Consumer-level gimbals have changed the quality of videography for smaller productions for the better. Now, everyone from indie film enthusiasts to vloggers can have smooth, dynamic footage in their work. However, using a gimbal is more of a skill than it might first seem.
Before I had used a gimbal, I mistakenly believed it was tremendously straightforward to get great shots. Not only could you effortlessly get stable footage, but with the tracking features, you could also do more dynamic shots. I'm a little annoyed at myself about this. While I was right in the most basic sense, it was akin to saying that great photographs are made by great cameras.
If you want to get a simple, stable, slow-moving shot, it is reasonably easy to do with a gimbal. However, if you want to create some of the stuff you've seen on productions or better YouTube channels, it is a skill in and of itself. I found this out to my peril on a shoot in a beautiful, cliff-side location in the south of England. I had the idea that I would run along the path, down the cliff, and shoot it as a sort of PoV short. In my head, that was a straightforward request for a gimbal, and perhaps there are gimbals that could easily do it, but mine struggled, and I believe that was user error. Without a subject to track, I had to manually move the camera with the joystick and my first attempt was riddled with jerky movements and boring, linear shots.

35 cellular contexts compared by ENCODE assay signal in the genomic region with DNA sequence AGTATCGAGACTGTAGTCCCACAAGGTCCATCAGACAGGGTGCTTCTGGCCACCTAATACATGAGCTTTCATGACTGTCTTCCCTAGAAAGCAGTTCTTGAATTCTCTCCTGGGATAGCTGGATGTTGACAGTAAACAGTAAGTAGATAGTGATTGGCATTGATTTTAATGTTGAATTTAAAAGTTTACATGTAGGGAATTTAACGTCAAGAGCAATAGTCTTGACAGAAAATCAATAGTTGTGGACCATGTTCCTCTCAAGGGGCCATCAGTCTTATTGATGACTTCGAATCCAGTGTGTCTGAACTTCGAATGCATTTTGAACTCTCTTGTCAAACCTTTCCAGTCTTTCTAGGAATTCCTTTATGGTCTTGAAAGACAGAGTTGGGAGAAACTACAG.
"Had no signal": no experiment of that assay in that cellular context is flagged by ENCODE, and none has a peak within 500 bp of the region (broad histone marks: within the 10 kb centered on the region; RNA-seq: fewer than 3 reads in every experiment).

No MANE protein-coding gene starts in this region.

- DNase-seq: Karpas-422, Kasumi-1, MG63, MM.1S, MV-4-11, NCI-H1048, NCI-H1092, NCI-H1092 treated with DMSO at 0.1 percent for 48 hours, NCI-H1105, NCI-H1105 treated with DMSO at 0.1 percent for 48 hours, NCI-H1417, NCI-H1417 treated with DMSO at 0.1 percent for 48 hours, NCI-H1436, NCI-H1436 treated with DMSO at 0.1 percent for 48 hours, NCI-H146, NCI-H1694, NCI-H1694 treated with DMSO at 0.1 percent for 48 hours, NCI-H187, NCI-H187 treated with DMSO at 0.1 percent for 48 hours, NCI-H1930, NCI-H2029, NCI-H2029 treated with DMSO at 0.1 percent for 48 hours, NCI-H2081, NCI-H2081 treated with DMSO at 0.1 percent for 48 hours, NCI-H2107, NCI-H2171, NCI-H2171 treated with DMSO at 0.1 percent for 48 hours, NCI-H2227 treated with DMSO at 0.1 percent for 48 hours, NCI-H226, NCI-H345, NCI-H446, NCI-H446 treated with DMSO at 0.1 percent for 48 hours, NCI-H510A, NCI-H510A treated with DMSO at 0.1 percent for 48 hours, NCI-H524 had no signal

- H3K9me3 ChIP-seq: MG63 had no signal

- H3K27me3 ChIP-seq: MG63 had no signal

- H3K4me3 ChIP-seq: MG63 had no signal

In this video, learn 13 great tricks to help you master your own gimbal.
Yeah, same here. When I bought a gimbal, I thought I'd easily get those super smooth dolly shots just by leisurely walking forwards or backswards. In reality, you'd need to learn how to walk with a gimbal.
Thanks for the tips.
Can you provide a location to purchase the gimbal arm extension.
Youtubers usually add an equipment list in the description of the videos. In this case, "Gimboom":